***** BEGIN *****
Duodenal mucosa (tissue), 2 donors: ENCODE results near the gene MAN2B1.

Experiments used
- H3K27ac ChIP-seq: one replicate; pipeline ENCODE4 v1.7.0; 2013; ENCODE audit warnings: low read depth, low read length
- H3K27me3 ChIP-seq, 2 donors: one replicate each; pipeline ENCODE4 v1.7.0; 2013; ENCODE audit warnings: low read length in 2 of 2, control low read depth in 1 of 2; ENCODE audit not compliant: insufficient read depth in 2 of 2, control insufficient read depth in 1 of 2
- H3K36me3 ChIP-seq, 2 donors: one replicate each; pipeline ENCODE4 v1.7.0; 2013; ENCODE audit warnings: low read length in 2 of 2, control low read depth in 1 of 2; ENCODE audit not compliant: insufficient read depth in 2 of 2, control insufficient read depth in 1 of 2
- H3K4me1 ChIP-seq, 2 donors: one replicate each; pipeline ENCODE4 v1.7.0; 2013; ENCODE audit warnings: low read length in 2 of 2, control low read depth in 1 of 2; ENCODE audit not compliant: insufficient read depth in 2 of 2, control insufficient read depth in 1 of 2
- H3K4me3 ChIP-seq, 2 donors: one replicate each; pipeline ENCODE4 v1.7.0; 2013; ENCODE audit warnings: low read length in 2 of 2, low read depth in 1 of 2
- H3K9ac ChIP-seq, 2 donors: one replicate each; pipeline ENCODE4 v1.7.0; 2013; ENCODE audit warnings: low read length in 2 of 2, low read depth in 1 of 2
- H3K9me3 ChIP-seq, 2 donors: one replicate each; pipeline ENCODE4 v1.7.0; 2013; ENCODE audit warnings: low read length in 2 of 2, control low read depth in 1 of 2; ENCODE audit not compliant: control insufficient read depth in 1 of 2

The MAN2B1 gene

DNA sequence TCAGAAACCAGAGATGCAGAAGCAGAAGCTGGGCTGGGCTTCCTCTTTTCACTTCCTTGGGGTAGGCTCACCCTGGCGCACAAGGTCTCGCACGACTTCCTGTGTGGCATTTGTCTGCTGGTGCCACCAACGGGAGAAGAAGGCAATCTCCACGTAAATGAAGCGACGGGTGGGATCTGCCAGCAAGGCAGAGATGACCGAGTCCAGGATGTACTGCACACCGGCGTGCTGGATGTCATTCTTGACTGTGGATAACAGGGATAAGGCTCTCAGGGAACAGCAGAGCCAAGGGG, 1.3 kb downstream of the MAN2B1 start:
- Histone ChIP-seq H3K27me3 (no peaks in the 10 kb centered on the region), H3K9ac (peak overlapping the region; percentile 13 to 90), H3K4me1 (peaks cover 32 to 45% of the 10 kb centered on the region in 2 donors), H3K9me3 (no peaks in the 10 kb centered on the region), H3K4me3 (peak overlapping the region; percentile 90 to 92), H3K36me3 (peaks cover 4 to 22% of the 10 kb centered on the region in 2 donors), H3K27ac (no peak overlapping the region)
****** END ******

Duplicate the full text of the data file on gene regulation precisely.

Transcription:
Duodenal mucosa (tissue), 2 donors: ENCODE results near the gene MAN2B1.

Experiments used
- H3K27ac ChIP-seq: one replicate; pipeline ENCODE4 v1.7.0; 2013; ENCODE audit warnings: low read depth, low read length
- H3K27me3 ChIP-seq, 2 donors: one replicate each; pipeline ENCODE4 v1.7.0; 2013; ENCODE audit warnings: low read length in 2 of 2, control low read depth in 1 of 2; ENCODE audit not compliant: insufficient read depth in 2 of 2, control insufficient read depth in 1 of 2
- H3K36me3 ChIP-seq, 2 donors: one replicate each; pipeline ENCODE4 v1.7.0; 2013; ENCODE audit warnings: low read length in 2 of 2, control low read depth in 1 of 2; ENCODE audit not compliant: insufficient read depth in 2 of 2, control insufficient read depth in 1 of 2
- H3K4me1 ChIP-seq, 2 donors: one replicate each; pipeline ENCODE4 v1.7.0; 2013; ENCODE audit warnings: low read length in 2 of 2, control low read depth in 1 of 2; ENCODE audit not compliant: insufficient read depth in 2 of 2, control insufficient read depth in 1 of 2
- H3K4me3 ChIP-seq, 2 donors: one replicate each; pipeline ENCODE4 v1.7.0; 2013; ENCODE audit warnings: low read length in 2 of 2, low read depth in 1 of 2
- H3K9ac ChIP-seq, 2 donors: one replicate each; pipeline ENCODE4 v1.7.0; 2013; ENCODE audit warnings: low read length in 2 of 2, low read depth in 1 of 2
- H3K9me3 ChIP-seq, 2 donors: one replicate each; pipeline ENCODE4 v1.7.0; 2013; ENCODE audit warnings: low read length in 2 of 2, control low read depth in 1 of 2; ENCODE audit not compliant: control insufficient read depth in 1 of 2

The MAN2B1 gene

DNA sequence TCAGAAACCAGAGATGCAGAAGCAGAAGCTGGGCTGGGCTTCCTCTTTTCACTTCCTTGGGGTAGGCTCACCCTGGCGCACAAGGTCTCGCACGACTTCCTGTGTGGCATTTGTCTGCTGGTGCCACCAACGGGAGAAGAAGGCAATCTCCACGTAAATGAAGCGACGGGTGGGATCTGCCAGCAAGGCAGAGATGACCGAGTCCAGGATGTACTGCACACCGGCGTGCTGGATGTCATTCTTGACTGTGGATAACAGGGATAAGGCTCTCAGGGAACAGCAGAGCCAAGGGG, 1.3 kb downstream of the MAN2B1 start:
- Histone ChIP-seq H3K27me3 (no peaks in the 10 kb centered on the region), H3K9ac (peak overlapping the region; percentile 13 to 90), H3K4me1 (peaks cover 32 to 45% of the 10 kb centered on the region in 2 donors), H3K9me3 (no peaks in the 10 kb centered on the region), H3K4me3 (peak overlapping the region; percentile 90 to 92), H3K36me3 (peaks cover 4 to 22% of the 10 kb centered on the region in 2 donors), H3K27ac (no peak overlapping the region)